Dimethylaminoethanol, better known as DMAE, is an antioxidant membrane stabilizer. When taken orally or applied topically, it helps to firm, smoothe, and brighten skin. It also enhances the effects of other antioxidants like alpha lipoic acid and Vitamin C ester. As a result, DMAE works best when used in combination with other nutrients and an antioxidant base.
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DMAE may be best known by its reputation as an oral cognitive supplement, but it also has a great effect on skin. Topical creams that include DMAE aid in tightening the muscles that keep your skin looking healthy to diminish the appearance wrinkles, lines, and sagging. Perricone MD includes DMAE in 16 of his products because of its effect on skin and useful interactions with other ingredients.
DMAE performs two different roles in the body. It both produces the neurotransmitter acetylcholine in the brain and acts as an antioxidant cell membrane stabilizer. DMAE’s antioxidant action comes from this ability to strengthen the cell membrane. DMAE can do this because its structure allows it to insert itself between components of the cell plasma membrane and help protect the cell from free radical attack.
When DMAE functions as an antioxidant and helps keep the cell membrane intact, this reduces stress to the cell and inhibits production of arachidonic acid and other chemicals responsible for pain and inflammation.
As skin gets older, it undergoes many changes, including:
- Mottling, or patchy skin
- Broken blood vessels
- Decrease in radiance
- Loss of firmness
The common complaint of “gravity taking its toll” doesn’t fully explain why so many people develop sagging skin as they age. There are cellular and nutritional factors at play when skin’s appearance changes as it gets older.
What are some of these factors?
- Free radical damage
- Muscle sagging
Free radical damage
Free radical damage accumulates throughout our body as we age. Free radicals are oxygen molecules that have lost an electron through their interactions with other molecules. This makes the oxygen molecule extremely unstable. Since molecules always seek stability, these unstable oxygen molecules try to bond with extra electrons in order to fill their own electron shells.
Most of the time, these free radicals take the electrons from healthy cells, creating detrimental a chain reaction. In order for one free radical to stabilize itself, it has to destabilize another cell, resulting in a new free radical. Free radicals are also created by natural bodily processes like breathing and digestion, as well as environmental factors like sunlight, cigarette smoke, and pollution.
The body has a natural method of defense against free radicals, and the key to this defense is antioxidants. Antioxidants do their job by providing the extra electrons unstable free radicals need. Once the free radical has this electron, it becomes stable; this prevents the destruction of otherwise healthy cells.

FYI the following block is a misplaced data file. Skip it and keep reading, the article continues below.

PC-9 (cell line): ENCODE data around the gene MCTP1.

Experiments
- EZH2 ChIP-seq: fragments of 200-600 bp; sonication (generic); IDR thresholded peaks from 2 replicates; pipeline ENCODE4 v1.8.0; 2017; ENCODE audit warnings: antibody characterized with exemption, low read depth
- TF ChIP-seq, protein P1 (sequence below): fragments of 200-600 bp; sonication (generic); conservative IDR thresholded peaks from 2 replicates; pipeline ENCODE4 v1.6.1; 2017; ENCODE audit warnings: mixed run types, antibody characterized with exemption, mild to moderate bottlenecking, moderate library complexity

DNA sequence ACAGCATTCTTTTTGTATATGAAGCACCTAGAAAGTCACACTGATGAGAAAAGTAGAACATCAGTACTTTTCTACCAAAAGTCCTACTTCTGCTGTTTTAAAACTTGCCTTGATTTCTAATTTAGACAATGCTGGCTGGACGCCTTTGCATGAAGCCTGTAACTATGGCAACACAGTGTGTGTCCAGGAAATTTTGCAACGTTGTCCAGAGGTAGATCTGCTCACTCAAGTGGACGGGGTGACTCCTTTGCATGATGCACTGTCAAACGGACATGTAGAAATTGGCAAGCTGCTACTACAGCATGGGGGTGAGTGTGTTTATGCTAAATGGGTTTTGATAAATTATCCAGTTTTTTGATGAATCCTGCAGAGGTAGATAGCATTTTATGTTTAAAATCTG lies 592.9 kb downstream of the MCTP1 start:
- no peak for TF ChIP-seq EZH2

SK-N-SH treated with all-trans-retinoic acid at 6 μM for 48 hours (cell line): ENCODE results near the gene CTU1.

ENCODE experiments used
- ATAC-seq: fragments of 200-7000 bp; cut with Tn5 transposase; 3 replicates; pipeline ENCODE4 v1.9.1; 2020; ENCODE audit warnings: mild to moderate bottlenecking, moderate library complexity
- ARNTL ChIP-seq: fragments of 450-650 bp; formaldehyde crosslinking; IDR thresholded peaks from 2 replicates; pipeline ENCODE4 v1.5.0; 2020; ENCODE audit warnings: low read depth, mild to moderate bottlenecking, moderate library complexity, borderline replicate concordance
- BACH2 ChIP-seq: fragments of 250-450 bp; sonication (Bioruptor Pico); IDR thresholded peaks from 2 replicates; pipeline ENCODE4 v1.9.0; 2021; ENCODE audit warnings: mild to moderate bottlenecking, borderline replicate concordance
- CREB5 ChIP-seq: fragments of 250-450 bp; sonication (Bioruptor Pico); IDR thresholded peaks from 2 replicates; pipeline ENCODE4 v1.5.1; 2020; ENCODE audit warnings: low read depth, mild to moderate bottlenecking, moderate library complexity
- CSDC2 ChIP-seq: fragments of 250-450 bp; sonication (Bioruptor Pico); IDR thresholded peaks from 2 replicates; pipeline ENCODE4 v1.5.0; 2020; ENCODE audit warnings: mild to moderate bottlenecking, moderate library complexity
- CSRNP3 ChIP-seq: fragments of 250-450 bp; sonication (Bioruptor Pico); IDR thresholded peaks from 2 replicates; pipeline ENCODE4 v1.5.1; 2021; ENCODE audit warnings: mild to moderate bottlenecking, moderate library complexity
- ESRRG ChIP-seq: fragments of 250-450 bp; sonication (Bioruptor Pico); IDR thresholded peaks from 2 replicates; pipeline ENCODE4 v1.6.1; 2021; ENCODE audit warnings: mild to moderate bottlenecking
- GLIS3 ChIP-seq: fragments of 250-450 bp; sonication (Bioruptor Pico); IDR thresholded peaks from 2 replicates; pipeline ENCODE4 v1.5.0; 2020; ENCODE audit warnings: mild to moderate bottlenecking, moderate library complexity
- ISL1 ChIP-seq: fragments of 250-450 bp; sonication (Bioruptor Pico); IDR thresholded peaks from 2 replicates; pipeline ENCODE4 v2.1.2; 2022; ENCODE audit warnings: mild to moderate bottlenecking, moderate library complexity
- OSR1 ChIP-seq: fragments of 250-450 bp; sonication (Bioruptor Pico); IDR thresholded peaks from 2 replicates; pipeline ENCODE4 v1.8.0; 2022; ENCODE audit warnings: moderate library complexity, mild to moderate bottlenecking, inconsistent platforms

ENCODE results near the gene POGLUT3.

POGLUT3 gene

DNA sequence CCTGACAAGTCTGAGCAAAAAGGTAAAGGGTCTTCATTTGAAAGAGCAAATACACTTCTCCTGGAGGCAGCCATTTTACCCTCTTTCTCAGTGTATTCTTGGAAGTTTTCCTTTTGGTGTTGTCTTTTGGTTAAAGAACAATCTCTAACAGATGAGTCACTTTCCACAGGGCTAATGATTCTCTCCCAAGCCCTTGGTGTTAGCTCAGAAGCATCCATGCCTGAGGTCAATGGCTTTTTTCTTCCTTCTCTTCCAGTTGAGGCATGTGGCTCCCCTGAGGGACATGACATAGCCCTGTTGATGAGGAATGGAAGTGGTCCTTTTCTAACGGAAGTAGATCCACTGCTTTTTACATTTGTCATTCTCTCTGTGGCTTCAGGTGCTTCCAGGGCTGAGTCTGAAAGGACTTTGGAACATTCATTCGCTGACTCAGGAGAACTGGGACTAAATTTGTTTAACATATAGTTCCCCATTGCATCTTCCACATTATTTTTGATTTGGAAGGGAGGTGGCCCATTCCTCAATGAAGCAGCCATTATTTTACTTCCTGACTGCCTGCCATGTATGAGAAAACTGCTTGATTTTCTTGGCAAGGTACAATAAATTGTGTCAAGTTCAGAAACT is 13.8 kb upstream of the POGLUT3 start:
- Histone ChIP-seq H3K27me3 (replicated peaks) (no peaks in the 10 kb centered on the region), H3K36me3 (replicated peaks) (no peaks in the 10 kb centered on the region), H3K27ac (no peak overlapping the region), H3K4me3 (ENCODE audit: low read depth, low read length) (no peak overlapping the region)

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However, antioxidants can’t always keep up with all the free radical damage that occurs in the body, especially if the body is under oxidative stress. Oxidative stress can be caused when prolonged sunlight exposure or ingesting harmful substances make too many free radicals for antioxidants to neutralize. That’s why it’s important to use supplements and eat healthy, antioxidant-rich foods in order to increase the store of antioxidants your body can use in its battle against free radicals.
Muscles contract when the brain sends a signal to the targeted muscle. The signal travels along a nerve which ends a short distance before it makes contact with the muscle. At the tip of the nerve is a bulb full of chemicals including acetylcholine. The nerve releases the chemicals, and they trigger the muscle to contract.
Acetylcholine is an important component of this process because it acts as a “wake up call” for the muscles. When acetylcholine makes contact with the muscles, the muscles respond with tone and movement.
However, both the production of this important chemical and its effect on the muscles decrease as the body ages. This is one reason muscles start to lose their tone. When muscles behind the face lose tone, the skin begins to sag.
In addition to DMAE’s antioxidant role in protecting the cell membrane from attack by free radicals, it also fights against sagging muscles. DMAE does this by promoting the production of acetylcholine, a chemical responsible for creating muscle tone. By triggering a response that tones the muscles, the result can be firmer, smoother skin with fewer wrinkles. DMAE is an active ingredient in Perricone Cold Plasma, for example, and provides a lifted and firm appearance to sagging skin.
Unlike many other skincare products, such as Retin A, which only reduce the appearance of lines and wrinkles, DMAE actually works to address the root of the problem to help reverse muscle sagging. DMAE treats the cause, not the symptom, of loss of firmness in the skin.
DMAE is considered a safe substance with few to no side effects or adverse reactions, and it’s well tolerated by patients. The only reported side effects come from using a DMAE supplement; if more than the recommended dose is ingested, DMAE can cause muscle tension, headaches and insomnia. So always read labels carefully and follow product directions to ensure DMAE is used correctly.
All of the products containing DMAE have a special Perricone discount available as well.